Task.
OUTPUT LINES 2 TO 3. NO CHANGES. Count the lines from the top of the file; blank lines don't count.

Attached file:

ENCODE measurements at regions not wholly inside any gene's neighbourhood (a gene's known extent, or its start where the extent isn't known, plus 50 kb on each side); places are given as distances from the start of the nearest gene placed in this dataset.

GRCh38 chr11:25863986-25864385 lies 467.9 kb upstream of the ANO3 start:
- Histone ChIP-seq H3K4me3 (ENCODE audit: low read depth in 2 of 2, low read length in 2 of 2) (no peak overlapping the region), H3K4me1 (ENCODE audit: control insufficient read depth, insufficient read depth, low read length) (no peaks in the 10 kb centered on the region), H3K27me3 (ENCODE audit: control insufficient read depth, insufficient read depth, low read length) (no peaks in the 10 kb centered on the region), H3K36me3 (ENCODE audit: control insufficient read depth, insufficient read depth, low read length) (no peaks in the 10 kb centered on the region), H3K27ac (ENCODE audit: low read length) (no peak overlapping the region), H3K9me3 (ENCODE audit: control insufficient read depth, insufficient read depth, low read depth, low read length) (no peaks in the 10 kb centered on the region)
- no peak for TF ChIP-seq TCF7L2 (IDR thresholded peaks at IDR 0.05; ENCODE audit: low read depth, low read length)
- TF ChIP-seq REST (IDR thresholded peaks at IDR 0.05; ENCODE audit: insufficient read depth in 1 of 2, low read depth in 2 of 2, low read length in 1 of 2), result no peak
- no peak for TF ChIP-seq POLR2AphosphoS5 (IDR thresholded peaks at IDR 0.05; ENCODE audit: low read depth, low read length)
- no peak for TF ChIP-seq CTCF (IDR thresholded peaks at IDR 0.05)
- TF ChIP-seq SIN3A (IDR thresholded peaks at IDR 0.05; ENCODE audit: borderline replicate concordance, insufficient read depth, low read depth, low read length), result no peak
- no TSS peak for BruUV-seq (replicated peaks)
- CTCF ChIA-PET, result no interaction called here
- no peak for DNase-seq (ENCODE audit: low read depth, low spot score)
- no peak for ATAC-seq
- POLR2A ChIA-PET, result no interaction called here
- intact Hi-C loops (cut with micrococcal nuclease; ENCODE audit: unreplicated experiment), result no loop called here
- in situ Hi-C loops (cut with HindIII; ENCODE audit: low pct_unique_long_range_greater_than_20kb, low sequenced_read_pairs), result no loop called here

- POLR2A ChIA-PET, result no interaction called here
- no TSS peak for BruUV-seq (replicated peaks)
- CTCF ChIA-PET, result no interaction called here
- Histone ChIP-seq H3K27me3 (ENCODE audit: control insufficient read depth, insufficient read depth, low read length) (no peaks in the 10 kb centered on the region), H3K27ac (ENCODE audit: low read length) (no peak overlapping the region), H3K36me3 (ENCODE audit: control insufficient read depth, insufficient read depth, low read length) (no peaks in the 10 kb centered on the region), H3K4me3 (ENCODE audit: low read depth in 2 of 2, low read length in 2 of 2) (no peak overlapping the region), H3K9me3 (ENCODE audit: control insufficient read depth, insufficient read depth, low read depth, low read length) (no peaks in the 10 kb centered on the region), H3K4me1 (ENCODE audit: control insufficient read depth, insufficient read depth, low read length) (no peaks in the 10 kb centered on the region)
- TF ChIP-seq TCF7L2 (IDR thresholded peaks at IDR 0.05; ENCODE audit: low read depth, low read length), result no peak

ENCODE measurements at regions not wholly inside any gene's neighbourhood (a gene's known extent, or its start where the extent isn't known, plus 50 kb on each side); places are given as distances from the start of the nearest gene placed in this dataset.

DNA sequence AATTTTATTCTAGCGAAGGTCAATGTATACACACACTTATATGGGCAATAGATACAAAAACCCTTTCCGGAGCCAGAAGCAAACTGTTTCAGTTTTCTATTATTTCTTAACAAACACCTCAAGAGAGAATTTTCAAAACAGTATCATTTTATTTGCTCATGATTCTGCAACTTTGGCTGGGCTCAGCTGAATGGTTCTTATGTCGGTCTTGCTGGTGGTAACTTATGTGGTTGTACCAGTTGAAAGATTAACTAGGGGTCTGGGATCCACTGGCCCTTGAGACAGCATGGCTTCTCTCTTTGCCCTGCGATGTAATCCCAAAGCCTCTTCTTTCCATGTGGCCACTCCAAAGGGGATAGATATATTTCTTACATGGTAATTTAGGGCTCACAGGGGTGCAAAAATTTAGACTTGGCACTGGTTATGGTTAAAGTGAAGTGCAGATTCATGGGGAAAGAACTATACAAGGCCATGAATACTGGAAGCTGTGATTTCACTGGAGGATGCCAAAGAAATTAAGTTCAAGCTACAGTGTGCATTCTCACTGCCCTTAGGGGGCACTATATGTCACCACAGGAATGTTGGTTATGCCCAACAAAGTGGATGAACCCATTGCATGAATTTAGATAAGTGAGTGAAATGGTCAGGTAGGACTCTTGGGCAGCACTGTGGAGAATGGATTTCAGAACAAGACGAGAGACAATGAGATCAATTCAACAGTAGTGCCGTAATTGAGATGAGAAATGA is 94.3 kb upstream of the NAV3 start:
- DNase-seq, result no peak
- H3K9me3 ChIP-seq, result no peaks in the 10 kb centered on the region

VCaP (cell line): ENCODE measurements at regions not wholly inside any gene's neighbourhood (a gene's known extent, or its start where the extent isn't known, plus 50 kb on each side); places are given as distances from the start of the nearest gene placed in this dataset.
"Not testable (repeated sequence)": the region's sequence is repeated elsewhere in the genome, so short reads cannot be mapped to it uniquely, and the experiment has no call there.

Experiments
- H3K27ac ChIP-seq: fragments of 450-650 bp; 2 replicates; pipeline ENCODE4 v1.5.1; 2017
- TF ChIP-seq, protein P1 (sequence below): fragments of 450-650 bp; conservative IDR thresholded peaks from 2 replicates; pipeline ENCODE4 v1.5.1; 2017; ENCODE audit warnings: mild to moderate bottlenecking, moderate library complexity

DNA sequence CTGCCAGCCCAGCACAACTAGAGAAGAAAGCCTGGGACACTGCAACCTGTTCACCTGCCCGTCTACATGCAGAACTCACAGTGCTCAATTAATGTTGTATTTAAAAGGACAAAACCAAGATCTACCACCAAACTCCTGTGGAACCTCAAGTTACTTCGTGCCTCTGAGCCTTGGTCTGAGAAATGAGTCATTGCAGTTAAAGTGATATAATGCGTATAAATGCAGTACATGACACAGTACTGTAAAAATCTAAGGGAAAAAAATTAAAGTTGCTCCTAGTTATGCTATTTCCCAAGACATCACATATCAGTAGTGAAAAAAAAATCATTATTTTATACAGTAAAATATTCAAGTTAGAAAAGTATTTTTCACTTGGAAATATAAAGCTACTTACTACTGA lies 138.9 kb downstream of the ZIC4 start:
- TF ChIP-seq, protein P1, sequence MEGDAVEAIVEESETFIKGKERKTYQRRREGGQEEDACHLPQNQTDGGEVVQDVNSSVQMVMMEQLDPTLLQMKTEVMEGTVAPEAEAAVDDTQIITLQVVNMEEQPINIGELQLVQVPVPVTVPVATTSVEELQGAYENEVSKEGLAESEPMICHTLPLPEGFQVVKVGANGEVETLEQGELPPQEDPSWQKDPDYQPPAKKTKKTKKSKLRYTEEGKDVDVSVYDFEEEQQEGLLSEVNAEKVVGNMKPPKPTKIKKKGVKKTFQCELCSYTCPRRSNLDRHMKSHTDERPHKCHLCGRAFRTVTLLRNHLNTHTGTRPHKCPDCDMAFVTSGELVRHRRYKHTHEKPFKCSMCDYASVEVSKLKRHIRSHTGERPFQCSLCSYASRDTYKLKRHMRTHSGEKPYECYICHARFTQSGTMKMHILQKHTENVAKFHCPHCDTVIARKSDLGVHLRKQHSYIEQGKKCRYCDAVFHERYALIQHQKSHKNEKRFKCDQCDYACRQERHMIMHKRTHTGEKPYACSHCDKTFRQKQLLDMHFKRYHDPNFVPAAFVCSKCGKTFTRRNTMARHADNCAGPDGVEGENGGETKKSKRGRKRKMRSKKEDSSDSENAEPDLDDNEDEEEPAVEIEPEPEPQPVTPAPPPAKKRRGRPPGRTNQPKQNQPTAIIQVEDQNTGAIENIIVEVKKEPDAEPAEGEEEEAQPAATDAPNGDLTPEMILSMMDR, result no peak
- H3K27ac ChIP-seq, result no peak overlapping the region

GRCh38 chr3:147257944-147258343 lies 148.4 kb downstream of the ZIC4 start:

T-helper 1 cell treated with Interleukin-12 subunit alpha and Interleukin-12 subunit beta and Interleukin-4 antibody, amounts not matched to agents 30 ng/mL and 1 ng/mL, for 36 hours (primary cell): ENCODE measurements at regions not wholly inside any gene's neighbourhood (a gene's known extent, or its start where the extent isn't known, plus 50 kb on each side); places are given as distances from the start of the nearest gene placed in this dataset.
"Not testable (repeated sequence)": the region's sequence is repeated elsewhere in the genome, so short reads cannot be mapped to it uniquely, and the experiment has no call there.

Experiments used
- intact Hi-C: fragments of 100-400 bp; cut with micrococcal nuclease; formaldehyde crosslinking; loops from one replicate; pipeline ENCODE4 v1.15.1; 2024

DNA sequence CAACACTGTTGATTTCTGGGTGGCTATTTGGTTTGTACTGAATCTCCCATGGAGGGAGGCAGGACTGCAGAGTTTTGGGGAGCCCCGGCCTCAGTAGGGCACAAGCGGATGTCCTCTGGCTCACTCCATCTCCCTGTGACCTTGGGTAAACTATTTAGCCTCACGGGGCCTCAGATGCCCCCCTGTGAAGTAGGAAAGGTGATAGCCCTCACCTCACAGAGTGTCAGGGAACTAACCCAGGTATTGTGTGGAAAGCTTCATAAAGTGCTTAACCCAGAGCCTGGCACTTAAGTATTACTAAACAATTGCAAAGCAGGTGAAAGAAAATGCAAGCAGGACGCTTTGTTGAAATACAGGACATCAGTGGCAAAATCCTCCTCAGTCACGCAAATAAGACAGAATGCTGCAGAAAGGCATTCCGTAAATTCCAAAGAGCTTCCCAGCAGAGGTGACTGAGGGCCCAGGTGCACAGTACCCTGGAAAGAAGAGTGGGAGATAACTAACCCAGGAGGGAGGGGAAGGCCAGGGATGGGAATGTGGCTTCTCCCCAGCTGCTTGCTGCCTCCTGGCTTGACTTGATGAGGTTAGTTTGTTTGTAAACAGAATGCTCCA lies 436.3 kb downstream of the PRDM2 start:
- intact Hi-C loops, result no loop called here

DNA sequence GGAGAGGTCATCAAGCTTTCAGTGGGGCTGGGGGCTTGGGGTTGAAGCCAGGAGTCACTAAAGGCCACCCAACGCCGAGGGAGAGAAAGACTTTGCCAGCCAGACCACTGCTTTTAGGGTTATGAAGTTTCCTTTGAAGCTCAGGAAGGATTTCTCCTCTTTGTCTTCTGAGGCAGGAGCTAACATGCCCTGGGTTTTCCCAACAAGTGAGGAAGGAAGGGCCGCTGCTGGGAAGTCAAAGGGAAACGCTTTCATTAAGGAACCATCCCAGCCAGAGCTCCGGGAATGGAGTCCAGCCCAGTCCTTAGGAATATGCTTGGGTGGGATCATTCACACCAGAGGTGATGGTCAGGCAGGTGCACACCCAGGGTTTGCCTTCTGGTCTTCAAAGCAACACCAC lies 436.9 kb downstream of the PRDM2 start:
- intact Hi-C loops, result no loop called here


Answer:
GRCh38 chr11:25863986-25864385 lies 467.9 kb upstream of the ANO3 start:
- Histone ChIP-seq H3K4me3 (ENCODE audit: low read depth in 2 of 2, low read length in 2 of 2) (no peak overlapping the region), H3K4me1 (ENCODE audit: control insufficient read depth, insufficient read depth, low read length) (no peaks in the 10 kb centered on the region), H3K27me3 (ENCODE audit: control insufficient read depth, insufficient read depth, low read length) (no peaks in the 10 kb centered on the region), H3K36me3 (ENCODE audit: control insufficient read depth, insufficient read depth, low read length) (no peaks in the 10 kb centered on the region), H3K27ac (ENCODE audit: low read length) (no peak overlapping the region), H3K9me3 (ENCODE audit: control insufficient read depth, insufficient read depth, low read depth, low read length) (no peaks in the 10 kb centered on the region)